Scientists develop new control method for soft robotic muscles

Artificial muscles control rich soft component dynamics by using them as a computational resource. Credit: KyotoU/MEDICAL FIG.

Researchers from Kyoto University, in collaboration with the University of Tokyo and Bridgestone Corporation, have developed a groundbreaking method to control soft robotic actuators, known as pneumatic artificial muscles.

This advancement could revolutionize how robots assist in disaster recovery and interact with humans.

Pneumatic artificial muscles are flexible components that mimic the movement of human muscles using air pressure.

They are ideal for creating robots that need to navigate through and operate in disaster-stricken areas where rigid robots may be too clumsy or dangerous around human survivors.

Traditionally, controlling these soft materials to perform complex tasks has been challenging. Robots typically require external devices called oscillators to create movement patterns such as walking or bending.

However, attaching these devices can make the robots less flexible—which defeats the purpose of using soft materials.

The new method developed by the team removes the need for these external oscillators. Instead, the ability to generate movement patterns is built directly into the muscles of the robot.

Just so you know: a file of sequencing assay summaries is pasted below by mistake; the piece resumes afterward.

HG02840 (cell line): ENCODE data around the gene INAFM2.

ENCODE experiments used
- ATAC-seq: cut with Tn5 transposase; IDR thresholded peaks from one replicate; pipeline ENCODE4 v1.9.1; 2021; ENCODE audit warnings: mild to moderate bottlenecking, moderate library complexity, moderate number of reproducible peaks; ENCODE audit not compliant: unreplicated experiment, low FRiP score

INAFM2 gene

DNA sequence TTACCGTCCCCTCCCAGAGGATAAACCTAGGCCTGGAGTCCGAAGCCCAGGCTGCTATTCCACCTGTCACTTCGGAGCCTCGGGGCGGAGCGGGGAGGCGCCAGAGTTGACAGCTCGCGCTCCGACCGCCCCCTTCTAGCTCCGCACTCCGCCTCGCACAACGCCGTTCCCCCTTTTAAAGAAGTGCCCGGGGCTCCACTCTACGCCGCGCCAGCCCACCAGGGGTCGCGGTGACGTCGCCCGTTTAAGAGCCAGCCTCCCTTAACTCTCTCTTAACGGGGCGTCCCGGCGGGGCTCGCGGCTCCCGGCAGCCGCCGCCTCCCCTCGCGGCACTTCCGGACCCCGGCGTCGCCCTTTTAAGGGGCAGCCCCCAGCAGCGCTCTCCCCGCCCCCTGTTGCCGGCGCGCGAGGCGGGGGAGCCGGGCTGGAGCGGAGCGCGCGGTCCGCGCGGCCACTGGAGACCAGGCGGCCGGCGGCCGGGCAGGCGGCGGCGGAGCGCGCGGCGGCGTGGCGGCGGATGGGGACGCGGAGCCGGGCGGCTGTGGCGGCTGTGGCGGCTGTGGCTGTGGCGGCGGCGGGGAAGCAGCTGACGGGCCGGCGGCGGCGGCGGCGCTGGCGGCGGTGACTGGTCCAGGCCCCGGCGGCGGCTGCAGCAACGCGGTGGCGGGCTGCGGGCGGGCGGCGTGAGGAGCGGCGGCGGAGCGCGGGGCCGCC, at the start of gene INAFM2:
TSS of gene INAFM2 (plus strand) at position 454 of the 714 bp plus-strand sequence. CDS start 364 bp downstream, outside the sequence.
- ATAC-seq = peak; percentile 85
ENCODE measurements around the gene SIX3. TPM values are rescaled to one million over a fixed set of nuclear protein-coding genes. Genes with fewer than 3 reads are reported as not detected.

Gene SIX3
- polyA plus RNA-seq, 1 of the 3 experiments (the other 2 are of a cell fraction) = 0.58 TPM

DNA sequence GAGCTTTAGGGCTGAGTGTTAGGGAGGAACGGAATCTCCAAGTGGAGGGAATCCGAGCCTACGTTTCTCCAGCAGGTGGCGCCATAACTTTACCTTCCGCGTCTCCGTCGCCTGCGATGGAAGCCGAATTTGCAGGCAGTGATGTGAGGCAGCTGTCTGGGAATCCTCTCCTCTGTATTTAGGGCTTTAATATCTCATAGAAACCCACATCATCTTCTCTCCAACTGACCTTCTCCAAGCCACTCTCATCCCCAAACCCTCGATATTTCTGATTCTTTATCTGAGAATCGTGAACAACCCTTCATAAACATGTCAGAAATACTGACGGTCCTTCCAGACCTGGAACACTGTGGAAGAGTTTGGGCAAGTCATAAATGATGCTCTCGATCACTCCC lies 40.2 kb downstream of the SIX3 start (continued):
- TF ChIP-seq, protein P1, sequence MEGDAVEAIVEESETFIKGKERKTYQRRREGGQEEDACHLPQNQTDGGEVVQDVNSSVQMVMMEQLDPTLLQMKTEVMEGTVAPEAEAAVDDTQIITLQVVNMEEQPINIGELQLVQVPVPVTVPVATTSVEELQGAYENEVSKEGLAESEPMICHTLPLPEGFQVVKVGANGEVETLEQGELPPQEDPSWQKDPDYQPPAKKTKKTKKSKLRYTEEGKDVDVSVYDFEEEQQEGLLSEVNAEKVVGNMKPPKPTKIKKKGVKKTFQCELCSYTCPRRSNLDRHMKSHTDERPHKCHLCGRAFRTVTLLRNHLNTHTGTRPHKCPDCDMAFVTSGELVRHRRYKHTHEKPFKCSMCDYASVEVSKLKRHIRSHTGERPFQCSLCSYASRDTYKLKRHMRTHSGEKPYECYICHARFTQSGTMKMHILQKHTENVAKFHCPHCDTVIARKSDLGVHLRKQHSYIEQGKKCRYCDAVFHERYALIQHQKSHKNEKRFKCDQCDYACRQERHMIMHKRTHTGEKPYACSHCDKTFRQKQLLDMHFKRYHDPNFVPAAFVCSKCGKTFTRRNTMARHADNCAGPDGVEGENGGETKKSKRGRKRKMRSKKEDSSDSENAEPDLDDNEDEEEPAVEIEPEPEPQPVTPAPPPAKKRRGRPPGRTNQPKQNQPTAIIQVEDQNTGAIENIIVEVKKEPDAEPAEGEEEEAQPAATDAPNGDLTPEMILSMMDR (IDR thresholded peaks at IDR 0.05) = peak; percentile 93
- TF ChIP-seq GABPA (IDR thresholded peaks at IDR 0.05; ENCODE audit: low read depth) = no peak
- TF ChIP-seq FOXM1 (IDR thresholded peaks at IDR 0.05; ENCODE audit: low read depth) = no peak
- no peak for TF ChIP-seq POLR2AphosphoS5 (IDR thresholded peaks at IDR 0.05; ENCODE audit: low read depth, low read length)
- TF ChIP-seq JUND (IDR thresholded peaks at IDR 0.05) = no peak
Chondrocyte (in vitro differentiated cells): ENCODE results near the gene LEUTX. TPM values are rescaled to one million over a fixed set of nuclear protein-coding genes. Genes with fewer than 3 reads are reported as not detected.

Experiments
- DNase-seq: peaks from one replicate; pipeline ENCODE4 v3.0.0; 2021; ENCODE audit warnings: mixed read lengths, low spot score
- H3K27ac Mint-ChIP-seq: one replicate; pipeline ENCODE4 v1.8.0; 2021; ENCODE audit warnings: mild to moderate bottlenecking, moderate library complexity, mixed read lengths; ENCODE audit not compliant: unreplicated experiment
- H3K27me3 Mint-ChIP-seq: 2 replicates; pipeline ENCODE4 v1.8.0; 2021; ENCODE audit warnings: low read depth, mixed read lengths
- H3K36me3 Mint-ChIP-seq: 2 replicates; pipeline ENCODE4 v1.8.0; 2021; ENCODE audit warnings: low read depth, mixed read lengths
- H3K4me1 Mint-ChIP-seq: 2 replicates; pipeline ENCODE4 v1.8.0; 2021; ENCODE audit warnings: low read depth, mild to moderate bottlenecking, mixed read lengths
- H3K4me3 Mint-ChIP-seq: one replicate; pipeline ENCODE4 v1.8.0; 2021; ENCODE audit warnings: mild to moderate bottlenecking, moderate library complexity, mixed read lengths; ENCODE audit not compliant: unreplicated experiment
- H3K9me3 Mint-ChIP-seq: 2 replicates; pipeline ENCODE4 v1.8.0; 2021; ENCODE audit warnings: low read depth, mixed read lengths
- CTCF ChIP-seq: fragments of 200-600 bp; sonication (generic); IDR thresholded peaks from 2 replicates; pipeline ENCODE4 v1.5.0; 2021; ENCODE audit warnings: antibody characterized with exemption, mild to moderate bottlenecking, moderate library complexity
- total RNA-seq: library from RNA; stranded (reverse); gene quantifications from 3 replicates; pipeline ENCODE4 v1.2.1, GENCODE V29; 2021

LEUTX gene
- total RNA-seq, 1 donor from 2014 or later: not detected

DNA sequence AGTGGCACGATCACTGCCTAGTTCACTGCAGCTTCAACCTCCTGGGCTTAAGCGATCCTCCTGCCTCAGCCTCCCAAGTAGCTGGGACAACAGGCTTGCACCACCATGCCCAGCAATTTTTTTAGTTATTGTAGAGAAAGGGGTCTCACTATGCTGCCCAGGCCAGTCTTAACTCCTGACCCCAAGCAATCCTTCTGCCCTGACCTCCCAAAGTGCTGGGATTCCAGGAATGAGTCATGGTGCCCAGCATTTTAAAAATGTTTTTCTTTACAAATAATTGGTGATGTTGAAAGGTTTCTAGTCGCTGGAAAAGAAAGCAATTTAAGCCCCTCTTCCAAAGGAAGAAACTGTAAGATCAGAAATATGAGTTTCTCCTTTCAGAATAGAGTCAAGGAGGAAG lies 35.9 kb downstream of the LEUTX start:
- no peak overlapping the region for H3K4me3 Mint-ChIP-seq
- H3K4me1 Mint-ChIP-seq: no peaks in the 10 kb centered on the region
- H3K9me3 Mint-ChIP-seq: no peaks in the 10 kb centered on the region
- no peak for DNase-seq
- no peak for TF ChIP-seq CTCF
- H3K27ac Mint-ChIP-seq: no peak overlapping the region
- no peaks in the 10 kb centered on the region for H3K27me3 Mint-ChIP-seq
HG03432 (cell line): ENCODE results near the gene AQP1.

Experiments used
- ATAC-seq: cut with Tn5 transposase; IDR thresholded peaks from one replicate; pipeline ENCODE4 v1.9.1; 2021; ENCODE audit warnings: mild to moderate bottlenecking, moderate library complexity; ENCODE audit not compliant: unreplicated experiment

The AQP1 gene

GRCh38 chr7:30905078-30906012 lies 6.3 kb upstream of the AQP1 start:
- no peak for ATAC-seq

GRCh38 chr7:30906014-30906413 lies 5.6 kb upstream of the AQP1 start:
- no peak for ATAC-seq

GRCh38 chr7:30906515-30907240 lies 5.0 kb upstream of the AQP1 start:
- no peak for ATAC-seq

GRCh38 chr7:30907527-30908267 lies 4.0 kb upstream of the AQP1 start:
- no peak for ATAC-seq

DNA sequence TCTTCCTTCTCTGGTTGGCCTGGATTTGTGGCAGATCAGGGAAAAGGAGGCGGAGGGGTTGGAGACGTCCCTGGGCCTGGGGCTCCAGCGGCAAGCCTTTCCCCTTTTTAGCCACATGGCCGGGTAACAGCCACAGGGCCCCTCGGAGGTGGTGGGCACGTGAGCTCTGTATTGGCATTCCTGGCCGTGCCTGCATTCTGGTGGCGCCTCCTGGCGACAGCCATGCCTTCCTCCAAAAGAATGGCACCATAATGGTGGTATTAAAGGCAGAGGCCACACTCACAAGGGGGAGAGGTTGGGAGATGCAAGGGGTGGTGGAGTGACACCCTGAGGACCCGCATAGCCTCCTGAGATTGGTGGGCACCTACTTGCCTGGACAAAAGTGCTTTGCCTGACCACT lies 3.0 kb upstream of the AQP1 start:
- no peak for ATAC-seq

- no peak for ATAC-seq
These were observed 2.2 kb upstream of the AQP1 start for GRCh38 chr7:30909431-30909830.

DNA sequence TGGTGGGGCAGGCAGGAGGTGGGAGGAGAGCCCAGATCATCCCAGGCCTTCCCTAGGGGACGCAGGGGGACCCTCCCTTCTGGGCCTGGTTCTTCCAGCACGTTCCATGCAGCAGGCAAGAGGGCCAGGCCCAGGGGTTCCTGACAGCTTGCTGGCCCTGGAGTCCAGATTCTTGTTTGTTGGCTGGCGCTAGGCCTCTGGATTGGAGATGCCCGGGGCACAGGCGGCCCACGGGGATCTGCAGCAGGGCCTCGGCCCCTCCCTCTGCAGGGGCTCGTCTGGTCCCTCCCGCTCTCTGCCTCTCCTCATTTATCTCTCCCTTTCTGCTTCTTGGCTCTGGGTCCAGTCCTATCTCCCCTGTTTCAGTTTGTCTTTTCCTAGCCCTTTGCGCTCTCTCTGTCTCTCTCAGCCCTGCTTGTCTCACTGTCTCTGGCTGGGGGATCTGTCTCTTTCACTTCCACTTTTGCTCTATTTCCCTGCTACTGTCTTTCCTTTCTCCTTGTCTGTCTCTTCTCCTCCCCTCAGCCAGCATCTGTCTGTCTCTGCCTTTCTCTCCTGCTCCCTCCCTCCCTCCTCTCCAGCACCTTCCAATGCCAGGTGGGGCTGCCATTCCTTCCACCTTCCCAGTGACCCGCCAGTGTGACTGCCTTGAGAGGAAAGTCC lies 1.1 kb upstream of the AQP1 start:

“We’ve demonstrated the actuator’s capability to autonomously generate diverse dynamics, including rhythmic patterns and chaos,” said Nozomi Akashi of Kyoto University’s Graduate School of Informatics.

This means the robots can perform a variety of actions on their own, adjusting to different situations without needing preset instructions for every task.

Kohei Nakajima of the University of Tokyo added, “The pattern-changing bifurcation structures can be embedded into the robotic actuator itself.”

This technical achievement allows the artificial muscles to switch between different types of movements depending on the task at hand, much like how human muscles work.

These advancements suggest that robots could soon perform tasks outside of their initial programming, making them much more adaptable and suitable for complex environments such as disaster zones.

Robots with these capabilities could navigate debris, assist in search and rescue operations, or provide emergency support without requiring rigid and heavy components.

“This could streamline the hardware and software development process, making it more efficient and effective,” concludes Akashi.

By integrating the control mechanisms directly into the soft materials, the researchers have simplified the design and functionality of soft robots, potentially leading to faster production and deployment in critical situations.

This breakthrough not only promises to improve the practical application of soft robotics but also opens up new possibilities for machines that can work more harmoniously alongside humans in sensitive and unpredictable environments.